“The spirit of a warrior is not geared to indulging and complaining, nor is it geared to winning or losing. The spirit of a warrior is geared only to struggle, and every struggle is a warrior’s last battle on earth. Thus the outcome matters very little to him. In his last battle on earth a warrior lets his spirit flow free and clear. And as he wages his battle, knowing that his will is impeccable, a warrior laughs and laughs.”
Carlos Castaneda

A Separate Reality

Unfolding Wholeness and Structure Preserving Transformations

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“Any part of the world we build will have life if it is ceated by structure preserving transformations [ {where} centers will always tend to form in such a way as to preserve and enhance previous structure – and this means, in such a way as to help sustain other existing and emerging centers ], and will not have life if it is not created by structure preserving transformations.

This apparently simple statement, if true … has enormous repercussions. The modern world we build, because its construction is driven by out attitudes about money, production, design, building, and planning, breaks from smooth unfolding at almost every stage. As a result, the processes which we presently have make it very difficult to create life in the world …

The absence of life … does not come about merely because modernistic design was ignorant of … structural principles … It comes about, far more profoundly, because the processes which create objects, artifacts, forests, towns, roads, bridges – nearly all fail to have the character of unfolding wholeness …

Thus the issue of process is  immense … it is more important than the static structure of the designs”

Christopher Alexander – The Nature of Order – Book 2: The Process of Creating Life

As I read this I was thinking of Annelieke and her (and many others’) efforts in Transition to do things … to create life structures. Many times a lot of (especially precious and dedicated volunteer) effort goes into creating something (forming a group, organizing a space, creating a garden) … and in many cases this results in short-lived and fragile structures. Reading this text I wonder how much of that is a result of 1) a mechanistic default approach to process we have inherited and 2) a lack of established practice in natural processes … of unfolding wholeness. As I understand it this challenge is the domain of Inner Transition … the art of 1) recognizing established patterns that inhibit unfolding wholeness and 2) practicing and establishing “structure preserving transformations” which are more likely to yield living structures.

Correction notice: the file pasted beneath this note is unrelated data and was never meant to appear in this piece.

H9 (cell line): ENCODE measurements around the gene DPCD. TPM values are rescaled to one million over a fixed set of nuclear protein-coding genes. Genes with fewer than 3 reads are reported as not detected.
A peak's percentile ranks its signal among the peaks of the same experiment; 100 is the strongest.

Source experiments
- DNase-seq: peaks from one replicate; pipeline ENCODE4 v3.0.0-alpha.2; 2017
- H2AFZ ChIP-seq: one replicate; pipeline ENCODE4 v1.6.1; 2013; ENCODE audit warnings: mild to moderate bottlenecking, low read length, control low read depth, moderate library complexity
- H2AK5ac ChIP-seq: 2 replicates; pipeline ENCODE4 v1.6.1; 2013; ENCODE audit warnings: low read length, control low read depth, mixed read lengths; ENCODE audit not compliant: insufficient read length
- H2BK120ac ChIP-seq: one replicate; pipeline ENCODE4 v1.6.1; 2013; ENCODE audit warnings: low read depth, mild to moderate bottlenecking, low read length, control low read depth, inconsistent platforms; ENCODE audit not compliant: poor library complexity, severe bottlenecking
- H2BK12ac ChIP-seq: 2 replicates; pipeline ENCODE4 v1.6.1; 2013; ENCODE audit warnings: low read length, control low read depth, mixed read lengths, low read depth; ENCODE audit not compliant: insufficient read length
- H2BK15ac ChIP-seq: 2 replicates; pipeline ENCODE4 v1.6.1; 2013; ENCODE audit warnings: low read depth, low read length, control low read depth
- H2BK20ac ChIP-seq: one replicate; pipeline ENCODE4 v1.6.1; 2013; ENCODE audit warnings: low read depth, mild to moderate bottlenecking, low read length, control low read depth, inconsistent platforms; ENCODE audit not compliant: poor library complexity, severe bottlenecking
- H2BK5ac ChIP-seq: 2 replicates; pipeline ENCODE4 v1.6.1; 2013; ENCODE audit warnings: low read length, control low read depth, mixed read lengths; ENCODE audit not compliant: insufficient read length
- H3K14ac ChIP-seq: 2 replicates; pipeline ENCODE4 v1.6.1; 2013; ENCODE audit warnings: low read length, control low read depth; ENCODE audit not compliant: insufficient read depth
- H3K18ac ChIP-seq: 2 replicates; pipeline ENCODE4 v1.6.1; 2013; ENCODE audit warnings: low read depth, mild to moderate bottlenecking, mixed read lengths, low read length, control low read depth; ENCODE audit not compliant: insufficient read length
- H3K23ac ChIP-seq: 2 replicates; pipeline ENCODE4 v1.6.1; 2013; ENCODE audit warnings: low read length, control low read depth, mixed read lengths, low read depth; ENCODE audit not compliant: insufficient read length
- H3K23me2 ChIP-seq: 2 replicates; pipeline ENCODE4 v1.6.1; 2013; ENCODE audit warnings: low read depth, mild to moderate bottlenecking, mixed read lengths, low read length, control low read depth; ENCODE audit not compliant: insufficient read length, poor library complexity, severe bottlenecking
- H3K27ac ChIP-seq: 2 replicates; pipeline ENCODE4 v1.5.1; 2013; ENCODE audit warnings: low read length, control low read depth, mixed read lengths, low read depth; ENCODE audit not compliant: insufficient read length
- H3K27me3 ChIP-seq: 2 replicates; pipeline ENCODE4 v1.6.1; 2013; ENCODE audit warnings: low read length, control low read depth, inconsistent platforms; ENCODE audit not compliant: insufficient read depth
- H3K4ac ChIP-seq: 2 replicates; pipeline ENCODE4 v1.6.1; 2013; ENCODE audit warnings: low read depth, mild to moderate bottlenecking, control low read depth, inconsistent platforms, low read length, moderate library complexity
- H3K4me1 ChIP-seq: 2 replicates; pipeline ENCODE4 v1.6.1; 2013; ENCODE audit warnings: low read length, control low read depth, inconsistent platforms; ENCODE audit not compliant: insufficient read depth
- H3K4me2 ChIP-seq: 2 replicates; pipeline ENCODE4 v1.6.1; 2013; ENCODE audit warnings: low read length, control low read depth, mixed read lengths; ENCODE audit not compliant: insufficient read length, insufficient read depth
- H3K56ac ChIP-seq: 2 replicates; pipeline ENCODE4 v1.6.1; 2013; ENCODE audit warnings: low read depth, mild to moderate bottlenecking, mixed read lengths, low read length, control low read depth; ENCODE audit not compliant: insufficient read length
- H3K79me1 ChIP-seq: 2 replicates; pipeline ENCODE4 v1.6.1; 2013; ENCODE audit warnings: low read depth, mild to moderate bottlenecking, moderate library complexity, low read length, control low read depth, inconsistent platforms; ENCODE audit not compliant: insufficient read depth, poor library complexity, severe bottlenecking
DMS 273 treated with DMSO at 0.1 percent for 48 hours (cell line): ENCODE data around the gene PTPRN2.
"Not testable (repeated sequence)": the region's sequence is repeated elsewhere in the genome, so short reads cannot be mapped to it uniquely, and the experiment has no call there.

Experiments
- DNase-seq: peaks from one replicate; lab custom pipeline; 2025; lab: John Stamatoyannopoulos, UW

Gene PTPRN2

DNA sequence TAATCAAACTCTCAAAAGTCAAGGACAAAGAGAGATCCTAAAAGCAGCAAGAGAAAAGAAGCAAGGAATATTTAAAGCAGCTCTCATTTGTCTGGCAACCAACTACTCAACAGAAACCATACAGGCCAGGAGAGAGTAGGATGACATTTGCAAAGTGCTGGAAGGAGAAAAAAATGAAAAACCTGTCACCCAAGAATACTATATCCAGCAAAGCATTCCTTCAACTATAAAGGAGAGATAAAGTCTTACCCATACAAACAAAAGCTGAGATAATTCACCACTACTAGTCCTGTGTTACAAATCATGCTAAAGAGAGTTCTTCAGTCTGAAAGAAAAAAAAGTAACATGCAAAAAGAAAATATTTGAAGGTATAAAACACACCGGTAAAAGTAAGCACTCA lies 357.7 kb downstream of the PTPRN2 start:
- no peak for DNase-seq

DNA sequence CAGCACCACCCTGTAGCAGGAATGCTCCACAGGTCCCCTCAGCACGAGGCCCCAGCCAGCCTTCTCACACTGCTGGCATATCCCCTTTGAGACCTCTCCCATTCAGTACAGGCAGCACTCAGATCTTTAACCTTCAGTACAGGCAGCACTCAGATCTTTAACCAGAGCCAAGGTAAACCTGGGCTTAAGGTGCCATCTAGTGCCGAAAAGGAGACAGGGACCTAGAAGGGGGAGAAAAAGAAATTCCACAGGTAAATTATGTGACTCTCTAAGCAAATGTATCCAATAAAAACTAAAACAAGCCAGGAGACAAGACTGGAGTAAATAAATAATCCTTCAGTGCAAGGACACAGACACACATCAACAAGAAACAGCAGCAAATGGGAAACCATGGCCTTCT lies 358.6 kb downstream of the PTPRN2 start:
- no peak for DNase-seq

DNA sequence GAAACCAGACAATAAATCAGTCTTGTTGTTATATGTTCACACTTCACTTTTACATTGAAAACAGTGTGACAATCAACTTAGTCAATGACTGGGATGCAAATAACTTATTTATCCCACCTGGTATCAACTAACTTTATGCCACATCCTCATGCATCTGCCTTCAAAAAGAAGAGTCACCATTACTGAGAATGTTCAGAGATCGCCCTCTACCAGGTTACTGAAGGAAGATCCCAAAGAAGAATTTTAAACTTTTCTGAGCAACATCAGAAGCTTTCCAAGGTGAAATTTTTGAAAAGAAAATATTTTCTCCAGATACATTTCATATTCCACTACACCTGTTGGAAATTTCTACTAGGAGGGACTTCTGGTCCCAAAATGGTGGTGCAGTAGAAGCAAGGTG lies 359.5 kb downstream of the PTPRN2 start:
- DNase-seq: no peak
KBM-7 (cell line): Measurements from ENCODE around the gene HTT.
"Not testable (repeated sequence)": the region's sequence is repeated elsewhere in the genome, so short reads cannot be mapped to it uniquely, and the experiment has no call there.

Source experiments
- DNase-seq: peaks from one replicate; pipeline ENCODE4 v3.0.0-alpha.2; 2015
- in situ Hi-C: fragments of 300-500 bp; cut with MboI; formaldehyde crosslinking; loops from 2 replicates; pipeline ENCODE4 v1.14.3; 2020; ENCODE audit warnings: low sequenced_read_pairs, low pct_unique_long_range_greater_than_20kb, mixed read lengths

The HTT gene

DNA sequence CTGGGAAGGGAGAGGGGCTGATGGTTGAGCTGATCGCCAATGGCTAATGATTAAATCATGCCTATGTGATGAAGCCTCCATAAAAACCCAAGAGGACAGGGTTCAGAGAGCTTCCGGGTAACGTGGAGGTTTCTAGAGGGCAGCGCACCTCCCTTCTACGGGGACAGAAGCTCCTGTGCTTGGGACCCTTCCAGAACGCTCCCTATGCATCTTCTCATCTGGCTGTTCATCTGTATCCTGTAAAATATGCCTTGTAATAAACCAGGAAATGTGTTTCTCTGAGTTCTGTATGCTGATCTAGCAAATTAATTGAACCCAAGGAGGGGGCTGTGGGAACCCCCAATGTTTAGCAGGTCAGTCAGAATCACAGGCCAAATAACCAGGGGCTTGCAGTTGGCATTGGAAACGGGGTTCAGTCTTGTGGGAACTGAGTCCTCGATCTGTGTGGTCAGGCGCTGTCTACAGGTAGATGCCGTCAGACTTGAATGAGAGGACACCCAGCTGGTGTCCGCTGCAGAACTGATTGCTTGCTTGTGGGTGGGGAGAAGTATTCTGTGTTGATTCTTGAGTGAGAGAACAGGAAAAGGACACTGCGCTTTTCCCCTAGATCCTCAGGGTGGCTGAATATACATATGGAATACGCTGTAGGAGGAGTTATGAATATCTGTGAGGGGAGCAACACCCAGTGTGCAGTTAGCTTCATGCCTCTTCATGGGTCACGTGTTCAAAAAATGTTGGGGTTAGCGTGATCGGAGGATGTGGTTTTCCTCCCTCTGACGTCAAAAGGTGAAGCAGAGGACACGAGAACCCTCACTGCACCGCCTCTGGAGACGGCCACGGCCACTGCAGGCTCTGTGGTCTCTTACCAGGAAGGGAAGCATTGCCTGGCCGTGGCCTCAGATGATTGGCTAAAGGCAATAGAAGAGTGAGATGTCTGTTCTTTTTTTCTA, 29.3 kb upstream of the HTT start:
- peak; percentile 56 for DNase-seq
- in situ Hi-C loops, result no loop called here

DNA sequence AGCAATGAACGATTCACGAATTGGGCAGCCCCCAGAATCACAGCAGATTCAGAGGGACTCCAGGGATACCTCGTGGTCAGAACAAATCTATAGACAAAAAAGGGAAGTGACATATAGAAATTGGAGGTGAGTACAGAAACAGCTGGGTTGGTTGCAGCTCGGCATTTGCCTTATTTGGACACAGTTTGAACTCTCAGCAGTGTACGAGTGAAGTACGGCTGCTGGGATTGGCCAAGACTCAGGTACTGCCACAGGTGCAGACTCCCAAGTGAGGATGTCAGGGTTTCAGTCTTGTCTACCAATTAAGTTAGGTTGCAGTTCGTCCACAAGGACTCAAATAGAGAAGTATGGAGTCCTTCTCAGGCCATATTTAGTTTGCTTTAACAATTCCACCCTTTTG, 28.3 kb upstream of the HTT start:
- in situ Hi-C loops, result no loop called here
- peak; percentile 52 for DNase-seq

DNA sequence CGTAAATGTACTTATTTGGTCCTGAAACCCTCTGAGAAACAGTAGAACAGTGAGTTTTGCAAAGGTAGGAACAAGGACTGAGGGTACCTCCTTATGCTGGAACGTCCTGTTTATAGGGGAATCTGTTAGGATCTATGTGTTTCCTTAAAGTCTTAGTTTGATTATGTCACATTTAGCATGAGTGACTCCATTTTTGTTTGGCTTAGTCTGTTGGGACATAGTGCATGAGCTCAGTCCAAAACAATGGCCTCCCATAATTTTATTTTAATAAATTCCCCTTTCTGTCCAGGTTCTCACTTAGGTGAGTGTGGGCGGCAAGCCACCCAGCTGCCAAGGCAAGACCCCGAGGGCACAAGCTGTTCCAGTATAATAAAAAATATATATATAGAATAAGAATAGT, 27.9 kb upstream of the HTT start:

As I write these words I am also thinking of the abundant flow Andreea and Mihaela are experiencing and generating. If an “objective observer” could have witnessed the process that gave birth to the living structure that is their life and work … it would have, most likely, been either missed or dismissed (as a messy coincidence). It was (and continues to be) a long unfolding wholeness that was “allowed” more than “engineered”. Attempts to conceptualize and guide the process resulted in heaviness … which in retrospect was a natural response prohibiting misguided growth and movement. Most of the “key” centers that led to what currently is were subtly hidden and softly emerged … and mostly in retrospect came to be recognized as powerful centers. I recognize so many of the 15 principles in Alexander’s work … borders, roughness, good shape, voids, gradiants, levels of scale, alternating repetition, strong centers, positive space, contrast, non-separatenss, echoes, simplicity … an inspiring example of unfolding wholeness.

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